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Gary Trask

Gary  Trask
Gary serves as Casino City's Editor in Chief and has worked as a writer and editor more than 20 years. The Boston native was a member of the Poker Hall of Fame's inaugural Media Committee and a current member of the Women in Poker Hall of Fame voting panel.

Contact Gary at gary@casinocity.com and follow him on Twitter at @CasinoCityGT.

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Paddy Power ad campaign draws complaints

23 Apr 2008

By Gary Trask

Paddy Power's latest "Going Short" ad campaign has been dubbed "irresponsible" by the U.K. Advertising Standards Authority, prompting the Irish sports book and casino to pull the ads from all media outlets.

The campaign featured a man enjoying a glass of champagne and a cigar in a limousine along with the company of two scantily clad and attractive women. The text below the ad stated, " "WHO SAYS YOU CAN'T MAKE MONEY BEING SHORT? Financial Spread Betting lets you bet on falling (going short) as well as rising share prices (going long), allowing you to make the most out of volatile markets".

The UK Advertising Standards Authority received complaints challenging "whether the ad irresponsibly linked gambling to seduction, sexual success and enhanced attractiveness" and "whether the ad breached the Code by implying gambling could improve self-image or self-esteem or was a way to gain control, superiority, recognition or admiration."

Paddy Power responded to the complaints by saying it "had not intended to breach the CAP Code and that they did not believe the ad did so."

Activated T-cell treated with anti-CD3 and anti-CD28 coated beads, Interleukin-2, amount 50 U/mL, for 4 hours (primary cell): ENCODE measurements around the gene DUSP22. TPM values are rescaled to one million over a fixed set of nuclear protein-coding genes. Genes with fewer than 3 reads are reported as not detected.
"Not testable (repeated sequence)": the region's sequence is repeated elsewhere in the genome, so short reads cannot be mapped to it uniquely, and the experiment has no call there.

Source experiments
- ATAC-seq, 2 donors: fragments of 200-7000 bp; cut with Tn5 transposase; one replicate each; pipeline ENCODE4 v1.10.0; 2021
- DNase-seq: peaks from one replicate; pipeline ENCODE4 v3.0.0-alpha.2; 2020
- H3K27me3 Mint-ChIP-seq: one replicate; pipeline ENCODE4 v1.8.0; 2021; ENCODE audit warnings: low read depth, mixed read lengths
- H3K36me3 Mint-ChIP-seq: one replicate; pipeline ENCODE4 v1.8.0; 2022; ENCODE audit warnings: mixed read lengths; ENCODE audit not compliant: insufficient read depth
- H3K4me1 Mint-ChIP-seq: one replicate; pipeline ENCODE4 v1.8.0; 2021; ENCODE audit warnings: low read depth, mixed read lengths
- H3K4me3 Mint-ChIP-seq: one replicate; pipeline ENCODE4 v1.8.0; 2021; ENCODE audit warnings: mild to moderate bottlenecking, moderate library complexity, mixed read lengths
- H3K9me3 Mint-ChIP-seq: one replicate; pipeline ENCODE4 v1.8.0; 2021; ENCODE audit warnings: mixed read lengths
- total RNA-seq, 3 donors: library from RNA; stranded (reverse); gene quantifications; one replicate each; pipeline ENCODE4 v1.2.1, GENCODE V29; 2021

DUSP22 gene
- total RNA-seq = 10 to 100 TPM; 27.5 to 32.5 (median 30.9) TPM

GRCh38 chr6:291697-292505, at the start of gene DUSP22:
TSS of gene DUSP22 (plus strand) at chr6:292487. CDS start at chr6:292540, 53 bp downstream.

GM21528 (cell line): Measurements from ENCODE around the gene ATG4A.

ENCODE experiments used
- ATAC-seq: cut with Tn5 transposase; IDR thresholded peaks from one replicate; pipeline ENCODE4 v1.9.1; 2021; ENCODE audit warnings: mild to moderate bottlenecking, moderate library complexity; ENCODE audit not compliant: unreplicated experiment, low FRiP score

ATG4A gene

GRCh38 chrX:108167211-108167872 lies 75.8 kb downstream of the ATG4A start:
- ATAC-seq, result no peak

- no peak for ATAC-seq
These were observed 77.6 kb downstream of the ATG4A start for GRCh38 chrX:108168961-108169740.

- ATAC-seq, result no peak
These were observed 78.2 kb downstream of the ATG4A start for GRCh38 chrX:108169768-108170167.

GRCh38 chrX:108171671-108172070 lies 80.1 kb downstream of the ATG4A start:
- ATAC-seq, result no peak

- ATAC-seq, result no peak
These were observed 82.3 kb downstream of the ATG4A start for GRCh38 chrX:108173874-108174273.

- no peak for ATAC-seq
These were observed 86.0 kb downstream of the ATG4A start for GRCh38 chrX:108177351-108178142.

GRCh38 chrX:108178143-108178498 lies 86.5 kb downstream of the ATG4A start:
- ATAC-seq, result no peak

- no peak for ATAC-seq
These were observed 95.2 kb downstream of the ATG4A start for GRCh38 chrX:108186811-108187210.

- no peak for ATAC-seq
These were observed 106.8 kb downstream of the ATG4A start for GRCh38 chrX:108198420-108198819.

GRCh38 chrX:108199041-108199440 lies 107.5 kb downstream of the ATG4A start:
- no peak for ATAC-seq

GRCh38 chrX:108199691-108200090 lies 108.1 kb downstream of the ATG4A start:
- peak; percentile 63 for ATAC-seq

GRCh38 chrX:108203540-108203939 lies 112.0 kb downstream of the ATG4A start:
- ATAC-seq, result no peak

Paddy Power went on to say that "the ad targeted a very specific group of people in the financial spread betting community who would be aware of the connotations of 'going' or 'being' short" and that the ad "was not intended to imply that financial spread betting could improve self-image, or self-control, or that it was a way to gain control, superiority, recognition or admiration."

Paddy Power added that "the aim of the ad was to promote to the target audience the activity of 'going short' whilst re-enacting a famous scene from the film 'Wall Street.'"

The Authority concluded that the ad "suggested this man's 'shortcoming' had been overcome by the wealth he had acquired through gambling and therefore that the ad implied gambling was a way to improve self-esteem or gain recognition or admiration" and told Paddy Power "not to repeat the approach."

This is the first ruling by the authority since a new code was introduced in September of 2007 that tightened advertising rules for gambling Web sites, bookmakers and casinos.

While it complied with authority and pulled the ad, Paddy Power stated on its blog that, "according to the Authority, our advertisement linked online betting with increased sexual prowess – well, it works for me. Of course, it was just a little bit of fun. To ensure we don't get in trouble again, we'll keep this short and sweet…..d'oh."

The blog went on to post a poll for readers to vote on whether the ad campaign was offensive or not.

 
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